Agile Smagile

I love agile, I really do, for me it provides such a close cooperation between all parties involved in a project. I love agile pragmatists, people who know what to use when, and more importantly what won’t work for their specific environment, customer or company. These are people who see agile as a toolbox that provides a suite of tools that help you to deliver great software more frequently and better aligned to what your customers want.

However I really disagree with the pursists, delivery is not guaranteed based on the number of books you have read ( and can quote ) or the number of certificates you have, its based on how you apply the core tennets of agile at the appropriate time. You don’t need to follow Scrum, or DSDM, or XP or any of the others by the book, instead you need to know that each has its place, but none are the only solution.

Certification is diluted, every man and his dog has some form of certified agile this, and agile that, its time to talk about experience not paper. Certification should be seen as getting your papers to operate within an agile environment, its says you get it, you want to get it more and you want to operate under its guiding principals.

Where I work, we love Scrum, just about every project we deliver uses Scrum, but we don’t follow it religiously, for example, we have 2 week time boxed sprints but we release as soon as a feature is ready and by release I mean straight into production from the first day of the sprint, right the way through to the last day. When its ready it ships, we don’t hang around.

Sometimes ( shock horror ), Scrum doesn’t work for us, we have a large production system and sometimes we need to get a number of small changes out the door as quickly as possible, this is when we swap between Scrum and Kanban, and allow us to push features through the entire SDLC piece by piece.

In terms of development, TDD is great, its a major innovative step in software quality, but sometimes its hard. Its hard to learn, its hard to practice, but once your get it, personal and team productivity does soar. However sometimes people like to try an idea out, explore a concept, see if it works, if it doesn’t abandon it, if it does work then refactor it with tests to make it stronger. I get no greater thrill out of sitting down at a keyboard and trying to get an idea to work in code. I know and support the power of tests and refactoring, but sometimes ( just sometimes ) they get in the way until you really understand what it is you are trying to solve. Then the discipline kicks in and I can refactor then hell out of the code and build in quality with tests.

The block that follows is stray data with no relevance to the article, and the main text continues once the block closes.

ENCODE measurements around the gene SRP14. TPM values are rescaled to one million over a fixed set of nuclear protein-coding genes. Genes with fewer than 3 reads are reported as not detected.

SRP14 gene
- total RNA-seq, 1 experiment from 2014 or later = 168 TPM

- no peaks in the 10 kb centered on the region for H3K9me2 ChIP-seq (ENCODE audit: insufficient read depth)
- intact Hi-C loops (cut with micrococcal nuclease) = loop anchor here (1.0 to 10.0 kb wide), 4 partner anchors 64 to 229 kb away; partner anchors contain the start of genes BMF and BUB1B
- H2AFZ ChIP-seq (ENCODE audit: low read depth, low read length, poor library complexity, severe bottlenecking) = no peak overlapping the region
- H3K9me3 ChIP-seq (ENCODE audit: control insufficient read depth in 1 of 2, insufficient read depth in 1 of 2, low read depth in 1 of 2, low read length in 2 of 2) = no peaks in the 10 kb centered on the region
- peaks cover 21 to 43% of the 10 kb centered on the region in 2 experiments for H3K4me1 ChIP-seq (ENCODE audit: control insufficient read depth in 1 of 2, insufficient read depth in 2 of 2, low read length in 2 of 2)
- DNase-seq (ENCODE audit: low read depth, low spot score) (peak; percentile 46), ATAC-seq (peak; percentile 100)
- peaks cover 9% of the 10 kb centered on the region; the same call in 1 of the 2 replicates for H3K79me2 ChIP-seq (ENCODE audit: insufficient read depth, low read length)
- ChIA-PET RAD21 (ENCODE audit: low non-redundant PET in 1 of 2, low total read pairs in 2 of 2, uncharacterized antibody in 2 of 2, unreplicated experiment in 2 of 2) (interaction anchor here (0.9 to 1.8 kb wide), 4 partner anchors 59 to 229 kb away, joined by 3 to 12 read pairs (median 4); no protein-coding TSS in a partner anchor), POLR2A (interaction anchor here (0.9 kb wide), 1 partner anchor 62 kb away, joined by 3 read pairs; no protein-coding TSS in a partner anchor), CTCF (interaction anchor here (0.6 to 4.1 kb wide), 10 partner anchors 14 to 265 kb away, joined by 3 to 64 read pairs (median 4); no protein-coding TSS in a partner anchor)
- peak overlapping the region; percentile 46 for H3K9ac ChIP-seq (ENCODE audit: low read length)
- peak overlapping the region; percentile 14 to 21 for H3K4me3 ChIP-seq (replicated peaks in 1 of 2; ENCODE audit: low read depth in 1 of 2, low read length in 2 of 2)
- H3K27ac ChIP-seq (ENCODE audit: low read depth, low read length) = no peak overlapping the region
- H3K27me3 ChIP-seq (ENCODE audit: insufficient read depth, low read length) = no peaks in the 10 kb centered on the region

Agile is now so close to becoming mainstream its scary, but its still fragmented, and still too many high priests ( and their followers ) telling us their way is best, or jumping on the band wagon too late and telling us their re-interpretation of agile is best. Lets get back to the 4 key principles and make them work for you.



Iain McKenna


Nowhere in Scrum does it say you only have potentially shippable product at the end of the sprint and most of us who train on Scrum advocate limiting work in progress so that teams can release multiple times during the sprint, sort of like Kanban and indeed what you are doing.

I also agree that sometimes coding in a sandbox to try out ideas is useful and powerful.

In short, I think you’ll find that those with real proven experience in the CST community agree wholeheartedly with you 🙂


and in 5 lines you justify my entire post, clearly being a pragmatist you see the value of frequent releases, trouble you are still a minority case, too many people still think Scrum is delivery at end of sprint, instead of when then thing can release value.

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